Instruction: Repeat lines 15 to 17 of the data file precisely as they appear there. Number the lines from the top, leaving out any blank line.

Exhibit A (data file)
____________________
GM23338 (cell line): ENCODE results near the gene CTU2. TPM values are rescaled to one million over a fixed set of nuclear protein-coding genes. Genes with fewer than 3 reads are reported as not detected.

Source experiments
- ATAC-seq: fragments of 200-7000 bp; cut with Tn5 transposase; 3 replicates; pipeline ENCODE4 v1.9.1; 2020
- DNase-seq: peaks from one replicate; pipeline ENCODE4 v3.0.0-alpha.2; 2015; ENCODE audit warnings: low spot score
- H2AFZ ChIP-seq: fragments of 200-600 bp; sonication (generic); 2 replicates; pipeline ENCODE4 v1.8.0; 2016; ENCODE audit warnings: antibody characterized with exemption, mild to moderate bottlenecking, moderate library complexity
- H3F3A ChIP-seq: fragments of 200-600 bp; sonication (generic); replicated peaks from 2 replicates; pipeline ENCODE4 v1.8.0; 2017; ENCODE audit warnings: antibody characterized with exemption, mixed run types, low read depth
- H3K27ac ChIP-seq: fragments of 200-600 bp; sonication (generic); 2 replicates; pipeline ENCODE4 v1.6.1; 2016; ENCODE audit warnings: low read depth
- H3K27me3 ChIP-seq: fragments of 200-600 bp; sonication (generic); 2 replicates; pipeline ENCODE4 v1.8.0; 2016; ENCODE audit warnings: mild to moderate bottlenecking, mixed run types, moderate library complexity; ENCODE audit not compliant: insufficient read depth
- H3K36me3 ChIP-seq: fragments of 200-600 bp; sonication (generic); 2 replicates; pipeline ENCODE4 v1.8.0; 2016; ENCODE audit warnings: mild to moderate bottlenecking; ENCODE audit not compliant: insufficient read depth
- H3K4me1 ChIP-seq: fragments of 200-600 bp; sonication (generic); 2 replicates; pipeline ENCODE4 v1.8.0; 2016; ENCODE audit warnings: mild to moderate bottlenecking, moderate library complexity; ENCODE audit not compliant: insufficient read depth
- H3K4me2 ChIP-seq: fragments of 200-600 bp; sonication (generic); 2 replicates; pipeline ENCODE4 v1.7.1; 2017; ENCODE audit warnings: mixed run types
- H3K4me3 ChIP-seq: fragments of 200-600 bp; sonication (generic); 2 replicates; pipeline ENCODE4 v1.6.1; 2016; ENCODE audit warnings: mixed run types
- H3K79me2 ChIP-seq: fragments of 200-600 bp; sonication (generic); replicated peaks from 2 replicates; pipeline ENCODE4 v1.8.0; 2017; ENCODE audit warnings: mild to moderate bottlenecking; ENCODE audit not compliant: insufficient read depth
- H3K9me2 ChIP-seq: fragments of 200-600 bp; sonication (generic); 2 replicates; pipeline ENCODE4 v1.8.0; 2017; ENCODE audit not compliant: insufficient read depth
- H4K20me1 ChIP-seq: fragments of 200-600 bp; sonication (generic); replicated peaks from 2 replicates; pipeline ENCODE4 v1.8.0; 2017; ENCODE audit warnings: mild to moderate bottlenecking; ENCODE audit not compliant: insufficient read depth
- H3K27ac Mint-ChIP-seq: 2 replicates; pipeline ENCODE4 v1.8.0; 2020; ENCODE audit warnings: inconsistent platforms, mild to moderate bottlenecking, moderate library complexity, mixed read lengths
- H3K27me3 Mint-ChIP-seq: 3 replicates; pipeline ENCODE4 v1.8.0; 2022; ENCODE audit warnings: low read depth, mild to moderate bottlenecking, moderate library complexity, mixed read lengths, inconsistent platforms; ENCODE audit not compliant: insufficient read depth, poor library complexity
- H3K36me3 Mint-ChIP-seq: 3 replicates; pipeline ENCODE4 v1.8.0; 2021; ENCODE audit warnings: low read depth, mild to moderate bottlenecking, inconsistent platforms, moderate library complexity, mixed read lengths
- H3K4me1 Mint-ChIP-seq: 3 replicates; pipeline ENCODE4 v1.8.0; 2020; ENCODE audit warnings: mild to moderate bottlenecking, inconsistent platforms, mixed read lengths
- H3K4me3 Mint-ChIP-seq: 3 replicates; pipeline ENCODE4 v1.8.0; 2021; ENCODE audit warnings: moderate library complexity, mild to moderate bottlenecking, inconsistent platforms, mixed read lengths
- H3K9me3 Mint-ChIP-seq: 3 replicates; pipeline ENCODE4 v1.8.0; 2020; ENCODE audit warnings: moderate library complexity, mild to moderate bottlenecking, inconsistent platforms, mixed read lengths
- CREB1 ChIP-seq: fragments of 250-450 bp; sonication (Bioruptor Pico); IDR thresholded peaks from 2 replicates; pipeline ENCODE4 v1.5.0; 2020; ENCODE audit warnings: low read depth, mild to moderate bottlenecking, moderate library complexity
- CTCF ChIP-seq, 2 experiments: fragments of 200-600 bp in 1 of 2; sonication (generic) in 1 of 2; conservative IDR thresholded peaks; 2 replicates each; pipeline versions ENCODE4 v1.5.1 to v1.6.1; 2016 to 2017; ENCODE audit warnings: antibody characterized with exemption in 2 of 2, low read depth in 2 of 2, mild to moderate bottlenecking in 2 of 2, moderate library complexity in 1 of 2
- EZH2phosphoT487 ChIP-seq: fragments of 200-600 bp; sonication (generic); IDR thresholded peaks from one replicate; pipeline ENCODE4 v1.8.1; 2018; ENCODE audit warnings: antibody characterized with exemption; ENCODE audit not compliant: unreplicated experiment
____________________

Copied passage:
- H4K20me1 ChIP-seq: fragments of 200-600 bp; sonication (generic); replicated peaks from 2 replicates; pipeline ENCODE4 v1.8.0; 2017; ENCODE audit warnings: mild to moderate bottlenecking; ENCODE audit not compliant: insufficient read depth
- H3K27ac Mint-ChIP-seq: 2 replicates; pipeline ENCODE4 v1.8.0; 2020; ENCODE audit warnings: inconsistent platforms, mild to moderate bottlenecking, moderate library complexity, mixed read lengths
- H3K27me3 Mint-ChIP-seq: 3 replicates; pipeline ENCODE4 v1.8.0; 2022; ENCODE audit warnings: low read depth, mild to moderate bottlenecking, moderate library complexity, mixed read lengths, inconsistent platforms; ENCODE audit not compliant: insufficient read depth, poor library complexity